Upcoming presentations

May will be another online-only month for OASIS and other presentations unless things change rapidly. It will be some time before San Diegans will want to come together in the libraries and other venues where we have met in the past.

There is an upside, however, in that there is no longer any geographic limit to senior learning. The http://www.stoneagedoc.com blog has had visitors from all over the world who are now able to access OASIS’ learning programs. You can feel free to let your friends anywhere in the world to join us.

Thursday, May 21st 10:00 a.m., Body fat: all that jiggles is not the same sponsored by OASIS. To register see their web site at http://www.SanDiegoOasis.org. (Don’t follow this link, but go via Google.) It’s location, location, location. Fat behaves differently depending on its location in the body and it’s not the same for men and women. Body fat has taken on a new significance in the age of COVID-19.

Thursday May 28th, 10:00 a.m. Keto diet insights sponsored by OASIS. To register see their web site at http://www.SanDiegoOasis.org. (Don’t follow this link, but go via Google.) The ketogenic diet (“keto diet”) is centuries old but it has become widely popular, driven by the current epidemics of obesity and type 2 diabetes. This presentation explores the difference between the keto and low-carbohydrate diets, their advantages and limitations and how to benefit from their best features.


In the news

But is it really news?

With some exceptions, what our grandparents read in the newspapers or heard on radio newscasts was accepted as truthful. Although the term “fake news” is heard often, it seems that misinformation exploded with the rise of the Internet. How do we protect ourselves from that, especially in regard to the COVID-19 pandemic?

I have long recommended that we should be skeptical of scientific reports that don’t emanate from sites with the suffix .edu or from institutions with a healthy reputation, such as the Mayo Clinic, Cleveland Clinic or the National Institutes of Health. To be sure, they can be sources of error but almost never deliberate misinformation.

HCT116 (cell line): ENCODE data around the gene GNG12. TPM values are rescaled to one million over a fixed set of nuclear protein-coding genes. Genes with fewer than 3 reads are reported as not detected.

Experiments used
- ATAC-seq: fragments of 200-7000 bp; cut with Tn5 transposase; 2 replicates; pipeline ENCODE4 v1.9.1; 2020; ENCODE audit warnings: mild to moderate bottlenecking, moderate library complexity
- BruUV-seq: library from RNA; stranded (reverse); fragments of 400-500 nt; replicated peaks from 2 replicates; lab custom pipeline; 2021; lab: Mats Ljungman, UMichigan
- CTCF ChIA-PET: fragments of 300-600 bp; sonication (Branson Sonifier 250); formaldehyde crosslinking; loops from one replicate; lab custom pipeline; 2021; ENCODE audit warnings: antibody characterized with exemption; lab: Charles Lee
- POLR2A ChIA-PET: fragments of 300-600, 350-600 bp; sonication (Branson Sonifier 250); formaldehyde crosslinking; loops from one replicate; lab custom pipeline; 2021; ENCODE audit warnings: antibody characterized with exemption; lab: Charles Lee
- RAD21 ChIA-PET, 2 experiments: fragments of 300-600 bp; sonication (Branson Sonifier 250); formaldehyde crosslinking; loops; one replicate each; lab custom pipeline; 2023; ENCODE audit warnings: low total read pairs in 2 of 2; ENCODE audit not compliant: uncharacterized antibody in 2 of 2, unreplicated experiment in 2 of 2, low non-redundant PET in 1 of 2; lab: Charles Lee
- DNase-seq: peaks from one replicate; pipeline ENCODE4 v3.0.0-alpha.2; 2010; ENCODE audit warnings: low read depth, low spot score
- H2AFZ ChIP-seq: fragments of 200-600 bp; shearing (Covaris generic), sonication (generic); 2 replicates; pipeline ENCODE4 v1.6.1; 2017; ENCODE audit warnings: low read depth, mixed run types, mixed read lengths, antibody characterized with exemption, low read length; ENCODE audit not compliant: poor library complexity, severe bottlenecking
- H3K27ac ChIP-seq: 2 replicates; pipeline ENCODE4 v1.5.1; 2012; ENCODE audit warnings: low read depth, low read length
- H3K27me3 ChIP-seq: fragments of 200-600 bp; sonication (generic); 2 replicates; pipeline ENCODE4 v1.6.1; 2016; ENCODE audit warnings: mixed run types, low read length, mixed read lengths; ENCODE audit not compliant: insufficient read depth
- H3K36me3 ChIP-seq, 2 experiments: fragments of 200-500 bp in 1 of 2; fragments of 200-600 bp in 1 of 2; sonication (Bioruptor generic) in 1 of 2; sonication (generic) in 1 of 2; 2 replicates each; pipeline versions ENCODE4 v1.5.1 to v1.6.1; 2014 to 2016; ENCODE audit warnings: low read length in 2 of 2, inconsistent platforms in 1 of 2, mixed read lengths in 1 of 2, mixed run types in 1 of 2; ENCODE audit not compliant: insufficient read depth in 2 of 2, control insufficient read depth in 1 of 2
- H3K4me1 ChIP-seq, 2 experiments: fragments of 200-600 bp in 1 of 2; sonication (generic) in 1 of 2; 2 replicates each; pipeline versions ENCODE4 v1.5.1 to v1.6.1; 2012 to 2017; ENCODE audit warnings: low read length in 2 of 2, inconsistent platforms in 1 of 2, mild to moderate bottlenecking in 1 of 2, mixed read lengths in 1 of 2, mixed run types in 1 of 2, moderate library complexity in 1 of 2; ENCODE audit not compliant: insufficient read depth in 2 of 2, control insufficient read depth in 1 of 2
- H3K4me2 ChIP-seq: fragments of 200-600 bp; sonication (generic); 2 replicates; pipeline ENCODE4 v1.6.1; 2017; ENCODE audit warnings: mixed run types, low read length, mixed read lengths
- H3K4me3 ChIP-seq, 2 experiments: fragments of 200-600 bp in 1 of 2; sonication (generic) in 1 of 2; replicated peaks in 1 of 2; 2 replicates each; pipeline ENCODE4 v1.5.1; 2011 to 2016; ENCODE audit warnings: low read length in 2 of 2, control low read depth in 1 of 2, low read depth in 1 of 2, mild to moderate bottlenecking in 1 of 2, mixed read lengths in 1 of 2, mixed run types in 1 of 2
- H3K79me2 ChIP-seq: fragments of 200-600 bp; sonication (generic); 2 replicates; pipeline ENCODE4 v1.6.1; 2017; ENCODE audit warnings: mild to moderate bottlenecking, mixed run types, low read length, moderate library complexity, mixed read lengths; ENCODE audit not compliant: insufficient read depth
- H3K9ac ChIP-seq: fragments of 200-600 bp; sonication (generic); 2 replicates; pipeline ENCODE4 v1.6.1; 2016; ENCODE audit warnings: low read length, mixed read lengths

China’s reputation is bleeding, especially in matters concerning the pandemic. Several medical journal articles from China have been retracted although the reasons are not clear. A report from Medscape.com on April 29th                                                 described the China problem, at least part of which is political.

Much of what seems to be misinformation is simply the result of inadequate data or reliance on past but not relevant experience. The vaccine issue is an example. We are rapidly moving toward the release of a vaccine against the new coronavirus but there are two issues that take time to be resolved. The first is safety. It sometimes takes many thousands of vaccinations to reveal that hazards exist, as in the example of a neurological disorder, Guillain-Barré Syndrome, which is a one-in-a-million risk of the influenza vaccine. (Full disclosure: the connection between GBS and flu vaccine is still being disputed.)

Second, it’s possible that coronavirus vaccine protection is not long-lasting. Resolution of this issue will not only require recruitment of large numbers of people but it will be necessary to expose vaccinees deliberately or naturally to the same virus. Deliberate exposure requires fairly large numbers of subjects; natural exposure requires time. It’s likely that we will need to be immunized every year, like the influenza vaccine, to have at least some protection.


Aging Annoyance # 13: loss of hearing

           This is one of those stealth annoyances that creeps up on us so slowly that we don’t recognize it. Of course, our mothers warned us about it when we turned up the music to the let’s-irritate-the-adults level.

Another factor is denial – no one wants to admit to being “hearing-impaired.”

Hearing loss has many causes and it can begin early in childhood. Much of it is due to exposure to loud noises, a fact that military veterans and competitive shooters can attest to. The damage is subtle – with every noise attack we lose a few cells of the inner ear until the reduction in hearing reaches recognizable levels.

Everyone should receive a screening test for hearing loss at the age of fifty. Repeat screening is recommended every five years, especially for persons with higher risk such as playing in a rock band, exposure to military weapons, etc.

You are probably wondering about ear wax. I’ll address that in the next blog in two weeks.















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